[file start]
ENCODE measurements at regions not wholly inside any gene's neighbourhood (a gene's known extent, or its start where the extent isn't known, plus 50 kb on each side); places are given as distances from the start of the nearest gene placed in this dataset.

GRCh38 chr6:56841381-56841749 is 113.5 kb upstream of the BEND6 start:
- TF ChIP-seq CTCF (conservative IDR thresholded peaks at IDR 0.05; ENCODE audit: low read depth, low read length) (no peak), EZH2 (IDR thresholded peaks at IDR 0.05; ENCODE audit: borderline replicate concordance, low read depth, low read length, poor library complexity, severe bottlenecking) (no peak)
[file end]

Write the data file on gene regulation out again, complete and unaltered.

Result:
ENCODE measurements at regions not wholly inside any gene's neighbourhood (a gene's known extent, or its start where the extent isn't known, plus 50 kb on each side); places are given as distances from the start of the nearest gene placed in this dataset.

GRCh38 chr6:56841381-56841749 is 113.5 kb upstream of the BEND6 start:
- TF ChIP-seq CTCF (conservative IDR thresholded peaks at IDR 0.05; ENCODE audit: low read depth, low read length) (no peak), EZH2 (IDR thresholded peaks at IDR 0.05; ENCODE audit: borderline replicate concordance, low read depth, low read length, poor library complexity, severe bottlenecking) (no peak)